Installing Apache2 With PHP5 And MySQL Support On Fedora 14 (LAMP)

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Author: Falko Timme
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Last edited 11/09/2010

LAMP is short for Linux, Apache, MySQL, PHP. This tutorial shows how you can install an Apache2 webserver on a Fedora 14 server with PHP5 support (mod_php) and MySQL support.

I do not issue any guarantee that this will work for you!


1 Preliminary Note

In this tutorial I use the hostname with the IP address These settings might differ for you, so you have to replace them where appropriate.


2 Installing MySQL 5

To install MySQL, we do this:

yum install mysql mysql-server

Then we create the system startup links for MySQL (so that MySQL starts automatically whenever the system boots) and start the MySQL server:

chkconfig --levels 235 mysqld on
/etc/init.d/mysqld start



to set a password for the user root (otherwise anybody can access your MySQL database!):

[root@server1 ~]# mysql_secure_installation


In order to log into MySQL to secure it, we'll need the current
password for the root user.  If you've just installed MySQL, and
you haven't set the root password yet, the password will be blank,
so you should just press enter here.

Enter current password for root (enter for none):
 <-- ENTER
OK, successfully used password, moving on...

Setting the root password ensures that nobody can log into the MySQL
root user without the proper authorisation.

Set root password? [Y/n]
 <-- ENTER
New password: <-- yourrootsqlpassword
Re-enter new password: <-- yourrootsqlpassword
Password updated successfully!
Reloading privilege tables..
 ... Success!

By default, a MySQL installation has an anonymous user, allowing anyone
to log into MySQL without having to have a user account created for
them.  This is intended only for testing, and to make the installation
go a bit smoother.  You should remove them before moving into a
production environment.

Remove anonymous users? [Y/n]
 <-- ENTER
 ... Success!

Normally, root should only be allowed to connect from 'localhost'.  This
ensures that someone cannot guess at the root password from the network.

Disallow root login remotely? [Y/n]
 <-- ENTER
 ... Success!

By default, MySQL comes with a database named 'test' that anyone can
access.  This is also intended only for testing, and should be removed
before moving into a production environment.

Remove test database and access to it? [Y/n]
 <-- ENTER
 - Dropping test database...
 ... Success!
 - Removing privileges on test database...
 ... Success!

Reloading the privilege tables will ensure that all changes made so far
will take effect immediately.

Reload privilege tables now? [Y/n]
 <-- ENTER
 ... Success!

Cleaning up...

All done!  If you've completed all of the above steps, your MySQL
installation should now be secure.

Thanks for using MySQL!

[root@server1 ~]#


3 Installing Apache2

Apache2 is available as a Fedora package, therefore we can install it like this:

yum install httpd

Now configure your system to start Apache at boot time...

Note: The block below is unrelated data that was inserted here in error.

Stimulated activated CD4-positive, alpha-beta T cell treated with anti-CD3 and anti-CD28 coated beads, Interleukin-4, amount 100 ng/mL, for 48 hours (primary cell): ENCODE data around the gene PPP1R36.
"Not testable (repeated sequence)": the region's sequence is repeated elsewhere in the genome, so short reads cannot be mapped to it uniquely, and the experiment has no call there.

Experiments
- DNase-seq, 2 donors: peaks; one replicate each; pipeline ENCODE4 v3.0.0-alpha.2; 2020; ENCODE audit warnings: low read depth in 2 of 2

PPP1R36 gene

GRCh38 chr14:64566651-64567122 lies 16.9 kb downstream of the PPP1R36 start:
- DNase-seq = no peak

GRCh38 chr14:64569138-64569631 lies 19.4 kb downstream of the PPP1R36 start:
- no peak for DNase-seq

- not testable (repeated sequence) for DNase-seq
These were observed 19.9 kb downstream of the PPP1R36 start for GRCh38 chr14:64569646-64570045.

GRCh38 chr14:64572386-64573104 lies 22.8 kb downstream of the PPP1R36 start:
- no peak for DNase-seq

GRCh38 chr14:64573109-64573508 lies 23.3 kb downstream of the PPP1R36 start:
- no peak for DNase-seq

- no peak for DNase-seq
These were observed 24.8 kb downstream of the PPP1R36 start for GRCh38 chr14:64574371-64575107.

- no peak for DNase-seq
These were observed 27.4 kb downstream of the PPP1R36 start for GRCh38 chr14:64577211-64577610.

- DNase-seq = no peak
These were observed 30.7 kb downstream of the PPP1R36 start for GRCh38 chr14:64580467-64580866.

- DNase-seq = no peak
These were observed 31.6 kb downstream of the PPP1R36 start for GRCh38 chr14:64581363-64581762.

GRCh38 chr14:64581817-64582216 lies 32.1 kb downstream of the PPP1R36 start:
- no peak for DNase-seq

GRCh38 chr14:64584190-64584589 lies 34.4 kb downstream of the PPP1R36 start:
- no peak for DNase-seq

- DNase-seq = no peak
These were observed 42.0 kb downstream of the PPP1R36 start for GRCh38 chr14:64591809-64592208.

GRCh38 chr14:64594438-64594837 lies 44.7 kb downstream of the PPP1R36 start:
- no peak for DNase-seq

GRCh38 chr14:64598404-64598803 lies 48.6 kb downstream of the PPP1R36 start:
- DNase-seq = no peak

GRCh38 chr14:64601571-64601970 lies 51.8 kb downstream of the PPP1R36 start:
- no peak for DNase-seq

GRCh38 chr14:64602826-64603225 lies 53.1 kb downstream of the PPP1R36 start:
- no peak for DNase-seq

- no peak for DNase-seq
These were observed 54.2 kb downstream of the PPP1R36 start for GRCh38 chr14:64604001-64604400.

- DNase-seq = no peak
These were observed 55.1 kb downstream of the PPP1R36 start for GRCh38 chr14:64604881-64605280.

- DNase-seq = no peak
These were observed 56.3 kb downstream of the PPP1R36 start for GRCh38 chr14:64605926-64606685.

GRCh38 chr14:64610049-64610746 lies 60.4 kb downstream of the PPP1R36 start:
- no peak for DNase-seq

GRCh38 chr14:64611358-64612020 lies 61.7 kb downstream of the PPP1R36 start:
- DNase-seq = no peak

chkconfig --levels 235 httpd on

... and start Apache:

/etc/init.d/httpd start

Now direct your browser to, and you should see the Apache2 placeholder page:

Apache's default document root is /var/www/html on Fedora, and the configuration file is /etc/httpd/conf/httpd.conf. Additional configurations are stored in the /etc/httpd/conf.d/ directory.


4 Installing PHP5

We can install PHP5 and the Apache PHP5 module as follows:

yum install php

We must restart Apache afterwards:

/etc/init.d/httpd restart

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6 Comment(s)

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From: Simon Thomas at: 2011-03-03 07:51:16

I'm sure I read somewhere that operating a service via

/etc/init.d/<service name> <command>


/etc/init.d/httpd start

 has been deprecated and should no longer been used.


service <service name> <command>


service httpd restart

 as root does the same thing in a non-deprecated way.

From: Marios Zindilis at: 2011-03-24 17:46:20

Those who might want to get an idea on what the numbers mean in the command:

chkconfig --levels 235 httpd on

 can take a look at the Wikipedia article on runlevels. You might even discover that you need less runlevels there. See the section for your distribution specifically.

From: raju at: 2011-02-21 10:46:13

I follow the steps as given above.
After configuring phpmyadmin.conf file,i restart httpd server and
browse http://localhost/phpmyadmin then i got following error:



How can solve this ??

From: Anonymous at: 2012-03-24 10:15:44

 you have the answer in this link , and it work.

From: Yam-Joyous at: 2011-02-23 02:34:53

You rock! I just love when it works right off the bat. Clear and easy to follow, and it works! ITS ALIVE!!!

From: Thane Smith at: 2011-04-07 23:52:59

No problem!!! As mentioned before...It just works. I installed everything without a catch. The only thing I noticed is that I had to preface most of the commands with sudo so that I could install software and make required mods as outlined in the instructions.

I'm running on a TYAN-Tiger motherboard with 2 Pentium IIIs at 866 MHz and 1G of RAM. I had issues getting UBUNTU 10 to install and boot. I didn't feel like spending days making mods so that CentOS would work with my ATI Rage video card. I took a chance with Fedora and was pleasantly surprised.

This OS is easy to install and so far has proven to be rock solid. I run UBUNTU on my laptop which is only a year old, but Fedora rocks on this older hardware. I will be using this Fedora for my other machines; new and old.